Storms and Floods

Tropical Storms – Roundup of Tropical Storms:

Iselle, the first tropical storm to hit Hawaii in 22 years clamored ashore overnight Friday as a weakened tropical storm. A second system behind it also weakened and was on track to pass well north of the islands early Sunday.

Tropical Storm Iselle knocked out power, caused flooding and downed trees when it crossed onto the Big Island in a rural and sparsely populated region. Heavy rains and wind from the storm’s outer bands hit Maui and Oahu on Friday morning but eased later in the day as Iselle swirled farther out to sea.

Meanwhile, Hurricane Julio, about 750 miles east of the Big Island, was a Category 2 storm and packed maximum sustained winds of about 105 mph. National Weather Service officials predict it will continue to weaken on a path that should take it about 200 miles north of the island chain starting sometime Sunday morning.

Typhoon Halong was lashing Japan on Saturday as the country headed into a holiday week, causing authorities to order the evacuation of half a million people living near swollen rivers and canceling hundreds of flights.

Typhoon Halong also disrupted land traffic and injured at least six people as Japan began its annual “Obon” Buddhist holiday week.

Japan’s Meteorological Agency issued a warning for heavy rain in Mie prefecture in central Japan, prompting two towns to order about 500,000 residents to evacuate due to a fear of flooding from swollen rivers. The agency said heavy rain in the area would continue overnight.

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Global Warming

Strongest Trade Winds on Record Linked to Warming Pause

Trade winds blowing across the equatorial Pacific are at their strongest since records began in the 1860s, and scientists say a warmer Atlantic is the cause.

Those winds have also become about 50 percent more powerful since the late 1990s.

Earlier research pointed to the turbocharged Pacific winds as the source of the seeming pause in global warming.

The stronger trades are thought to be churning the heat from atmospheric warming into the deep Pacific waters, masking the actual magnitude of climate change.

Writing in the journal Nature Climate Change, researchers from the University of New South Wales say that a thermal lift from a warmer Atlantic is sending parcels of air high in the atmosphere, where they are carried by upper-air winds to the eastern Pacific.

There, the parcels give the trade winds an extra boost as they cool while descending.

Lead author Shayne McGregor says this process is not permanent.

He warns that once the winds ease, the stored heat could rise from the ocean, resulting in a surge of surface warmth.

Wildlife

Red tide bloom moves in on Florida

A monstrous red tide bloom, the largest seen in Florida since 2006 is advancing on the state’s beaches. It has already killed thousands of fish in the Gulf of Mexico, and officials are now concerned about health risks if it washes ashore.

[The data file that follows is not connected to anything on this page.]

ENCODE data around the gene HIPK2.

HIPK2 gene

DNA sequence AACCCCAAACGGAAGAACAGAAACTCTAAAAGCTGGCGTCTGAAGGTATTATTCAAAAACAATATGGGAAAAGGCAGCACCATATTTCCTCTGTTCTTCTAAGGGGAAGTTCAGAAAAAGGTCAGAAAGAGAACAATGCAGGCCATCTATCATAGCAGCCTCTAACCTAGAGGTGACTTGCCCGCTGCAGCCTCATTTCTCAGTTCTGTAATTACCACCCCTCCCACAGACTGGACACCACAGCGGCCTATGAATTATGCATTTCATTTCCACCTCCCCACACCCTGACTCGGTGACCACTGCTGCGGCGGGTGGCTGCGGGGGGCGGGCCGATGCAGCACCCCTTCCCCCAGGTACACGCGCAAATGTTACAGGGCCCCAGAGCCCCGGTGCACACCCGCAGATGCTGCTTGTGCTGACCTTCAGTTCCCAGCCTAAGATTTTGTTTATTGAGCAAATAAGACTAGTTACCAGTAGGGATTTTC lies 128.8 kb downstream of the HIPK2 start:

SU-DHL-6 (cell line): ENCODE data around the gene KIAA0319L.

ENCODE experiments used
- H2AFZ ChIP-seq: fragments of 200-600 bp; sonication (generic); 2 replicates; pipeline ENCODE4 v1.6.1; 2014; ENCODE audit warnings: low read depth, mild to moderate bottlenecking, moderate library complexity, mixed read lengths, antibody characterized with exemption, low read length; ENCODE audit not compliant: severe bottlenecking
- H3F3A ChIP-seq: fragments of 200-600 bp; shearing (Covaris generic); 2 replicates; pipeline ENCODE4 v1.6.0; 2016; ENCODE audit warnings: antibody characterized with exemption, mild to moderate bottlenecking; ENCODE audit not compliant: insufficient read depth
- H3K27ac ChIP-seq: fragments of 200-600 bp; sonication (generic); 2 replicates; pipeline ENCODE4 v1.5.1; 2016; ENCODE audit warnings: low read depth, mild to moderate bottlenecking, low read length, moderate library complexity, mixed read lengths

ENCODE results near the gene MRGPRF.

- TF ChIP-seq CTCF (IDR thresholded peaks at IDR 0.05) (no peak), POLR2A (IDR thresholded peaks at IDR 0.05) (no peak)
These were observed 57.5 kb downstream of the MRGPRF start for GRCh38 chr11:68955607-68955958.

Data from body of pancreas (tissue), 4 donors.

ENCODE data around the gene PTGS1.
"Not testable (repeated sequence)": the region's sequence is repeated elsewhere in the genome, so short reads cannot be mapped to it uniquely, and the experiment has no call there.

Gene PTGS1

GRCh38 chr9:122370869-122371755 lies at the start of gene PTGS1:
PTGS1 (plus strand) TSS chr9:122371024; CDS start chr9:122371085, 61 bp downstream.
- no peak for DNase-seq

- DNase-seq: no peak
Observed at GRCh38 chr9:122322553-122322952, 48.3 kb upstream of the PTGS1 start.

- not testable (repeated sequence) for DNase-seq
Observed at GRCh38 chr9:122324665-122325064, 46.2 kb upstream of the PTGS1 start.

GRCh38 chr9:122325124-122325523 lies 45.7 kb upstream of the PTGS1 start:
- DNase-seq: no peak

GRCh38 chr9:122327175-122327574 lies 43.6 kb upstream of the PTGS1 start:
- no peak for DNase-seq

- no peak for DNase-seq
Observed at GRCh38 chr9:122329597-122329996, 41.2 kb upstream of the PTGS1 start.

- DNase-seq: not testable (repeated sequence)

The patchy bloom has spread from the Panhandle to the central Tampa Bay region. It measures about 80 miles long by 50 miles wide. Right now, it is 40 to 90 miles offshore, but is expected to hit Florida beaches over the next two weeks.

Red tides in the Gulf of Mexico were the single leading cause of death for 276 manatees in 2013, with most of the deaths occurring off Ft.Myers, Florida. The toxic algae settle on sea grasses that manatees eat, and the toxins affect the nervous systems, stopping respiration and causing them to drown.

The red tide can be harmful to humans too. Eating contaminated oysters and other kinds of shellfish can cause serious medical problems. The blooms can cause eye irritations as well as respiratory problems, and people with chronic respiratory diseases should be extra careful.

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Disease

Ebola virus disease update – West Africa

Between 5 and 6 August 2014, a total of 68 new cases of Ebola virus disease (laboratory-confirmed, probable, and suspect cases) as well as 29 deaths were reported from Guinea, Liberia, Nigeria, and Sierra Leone.

Volcanos

Roundup of Global Volcanic Activity

Stromboli (Eolian Islands, Italy): The lava effusion continues at decreasing, but still considerable rate. When seen yesterday evening, only one channel, 5-10 m wide was still entering the sea at 10 m wide front, while there had been up to 7 branches reaching the shore in the area west of or partially covering the 2007 lava delta. Small explosions were occurring at the sea entry.

Several lava branches were still weakly active on the upper Sciara, causing many incandescent rockfalls.

It appears that a part of the NE flank of the NE crater has collapsed and that the new effusive vent is located at its northern base, at approx. 700 m elevation. Thus, being lower than the summit vents, it is able to effectively drain the upper part of the volcano’s plumbing system, which explains why no explosions were observed at the summit craters.